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CHAPTER XXIII.

ACTS OF GRATITUDE CONTINUED. " This is the last time we shall meet together to learn to act before mamma comes home,said Mary to her brother, as they assembled to be ready for their father.

“Ay! How surprised she will be,” said Edward,“ to know what we have been about.”

“And as much pleased as surprised,” replied Mary. “And then our two cousins ! I tell you what I have been thinking, that while they are with us, we might teach them all that our father has taught us; and what with that, and what they will hear him say, they may go away from us much wiser than they came.

“Yes, that will be capital,” said Edward, “ for it will be acting kindly; and, as we are learning to act, it will be just the thing. We shall help them on, and make ourselves more perfect at the same time. I think that yours is a very good thought, Mary.”

“And so do I, too,” said Thomas; “but it would be a good thing if I knew better how to act myself than I do.” The entrance of Mr. Franklin put an end to this conversation, and acts of gratitude became once more the subject that occupied them.

“I told you, children,” said Mr. Franklin,

“that you should be quick to spy out opportunities of thanking God by your actions, for the unnumbered and unmerited mercies you enjoy. I love to see a family seated in their own parlour, or beneath the spreading branches

[graphic]

of a tree, and singing a hymn of gratitude from the heart :

“From all, that dwell below the skies,

Let the Creator's praise arise :
Let the Redeemer's name be sung
Through every land, by every tongue.
“ Eternal are thy mercies Lord,

Eternal truth attends thy word :
Thy praise shall sound from shore to shore,
Till sun shall rise and set no more.

You must bear in mind,” continued Mr. Franklin,“that an act of gratitude has nothing

in it constrained or forced : it is a natural, free, warm-hearted avowalof a favour received; but many errors are committed about resignation to the Divine will, and gratitude for the Divine favour.”

M. Please to explain the errors, papa; for I do not know what you mean.

Mr. Franklin. I will try to make myself understood. There are many abundantly provided with comforts and luxuries, who think that they are resigned to God's will, merely because they do not repine and complain ; when the truth is, they have nothing to complain of. We can all be resigned to God's will, so long as it is his will to bless us with prosperity, but true resignation repines not in adversity. Eli and Job give us examples of this in their heavy afflictions. “It is the Lord: let him do what seemeth him good," 1 Sam. iii. 18. “The Lord

gave,

and the Lord hath taken away; blessed be the name of the Lord,” Job i. 21.

M. Yes, that is very clear; resignation is to be shown in adversity, and gratitude in prosperity.

Mr. F. Exactly so; but now for the error that many make respecting gratitude. That is not gratitude that merely thanks God by the word of the lip for his favours, without proving by actions that it is sincere; where is the gratitude of a rich man, who thanks God for his riches, and yet never relieves the

poor with what God has given him? It is nothing but mockery.

M. Very true, father. I see now very clearly.

E. And so do I. We must show our gratitude not by words only, but by deeds, if we have the ability.

Mr. F. And now, then, my dear children, as you seem to comprehend my meaning, let me show you how you should perform acts of gratitude to your heavenly Father, and to those around you, who have rendered you benefits.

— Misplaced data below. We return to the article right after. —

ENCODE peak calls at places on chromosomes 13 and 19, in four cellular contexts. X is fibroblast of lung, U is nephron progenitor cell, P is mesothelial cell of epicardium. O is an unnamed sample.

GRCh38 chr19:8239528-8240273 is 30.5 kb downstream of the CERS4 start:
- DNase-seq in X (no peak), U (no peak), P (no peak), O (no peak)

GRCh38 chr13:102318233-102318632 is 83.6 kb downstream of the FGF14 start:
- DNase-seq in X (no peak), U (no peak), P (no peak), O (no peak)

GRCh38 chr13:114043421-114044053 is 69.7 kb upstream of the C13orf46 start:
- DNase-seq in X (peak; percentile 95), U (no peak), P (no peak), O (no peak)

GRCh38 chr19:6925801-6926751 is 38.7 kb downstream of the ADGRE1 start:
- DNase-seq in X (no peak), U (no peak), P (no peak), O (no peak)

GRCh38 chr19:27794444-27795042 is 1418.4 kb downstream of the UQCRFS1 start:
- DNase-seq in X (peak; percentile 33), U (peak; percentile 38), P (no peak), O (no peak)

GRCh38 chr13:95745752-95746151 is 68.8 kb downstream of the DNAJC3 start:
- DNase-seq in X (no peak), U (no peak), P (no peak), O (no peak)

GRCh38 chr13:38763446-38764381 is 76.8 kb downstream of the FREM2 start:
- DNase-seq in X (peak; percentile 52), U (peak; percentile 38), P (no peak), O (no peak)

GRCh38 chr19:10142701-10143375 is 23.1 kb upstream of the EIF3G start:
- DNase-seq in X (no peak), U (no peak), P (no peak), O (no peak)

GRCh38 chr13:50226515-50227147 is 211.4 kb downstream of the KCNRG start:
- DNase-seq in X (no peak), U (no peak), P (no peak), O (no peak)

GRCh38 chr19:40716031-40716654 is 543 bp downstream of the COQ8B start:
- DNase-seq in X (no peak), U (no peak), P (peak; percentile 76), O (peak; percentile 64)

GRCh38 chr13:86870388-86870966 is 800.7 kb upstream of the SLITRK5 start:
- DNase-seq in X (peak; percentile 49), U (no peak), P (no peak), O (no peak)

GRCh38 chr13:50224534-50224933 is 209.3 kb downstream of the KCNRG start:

M. That is just what I want to know.

Mr. F. If God has blessed you with parents, show your gratitude by being especially kind to such as are orphans, or fatherless. If he has blessed you with health, show your gratitude by attention to the sick and afflicted. And if he has blessed you with a knowledge of himself, of his holy word, and of his Son Jesus Christ, show your gratitude by making known this knowledge to those who are ignorant, according to your power.

E. That is an excellent plan, and one that may be easily remembered.

Mr. F. In like manner, if any above you are courteous and kind to you, show your gratitude by being courteous and kind to those beneath you. If any one forgives you for an injury done to him, show your gratitude by forgiving those who injure you; and if

one draw you away from temptation, and lead you in the paths of virtue, show your gratitude by doing the very same to others, whenever you have the opportunity. You will thus, at the same time, show your gratitude in the

very
best
way,

and fulfil the Divine injunction, “As ye would that men should do to you, do ye also to them likewise," Luke vi. 31.

E. I see that we may all perform acts of gratitude.

Mr. F. When Peter said, at one of our meetings, that Robert Morton was his friend, for he gave him a ride on his

pony; and when Thomas said that William Lamb was his friend, for he taught him to spin his peg-top overhand, and made him a boat, and climbed up a tree to set his kite tail at liberty, which was tangled in the boughs, both Peter and Thomas felt grateful for benefits received. And the same feeling that led them to call Robert Morton and William Lamb friends, would lead them to show their gratitude by acting kindly to these friends. In this respect, acts of gratitude are more easily performed than acts of duty; for the latter are sometimes very unpleasant to us, while the former we always do with pleasure.

P. I would do any kindness that I could for Robert Morton any day.

T. And so would I for William Lamb; for he has been very kind to me.

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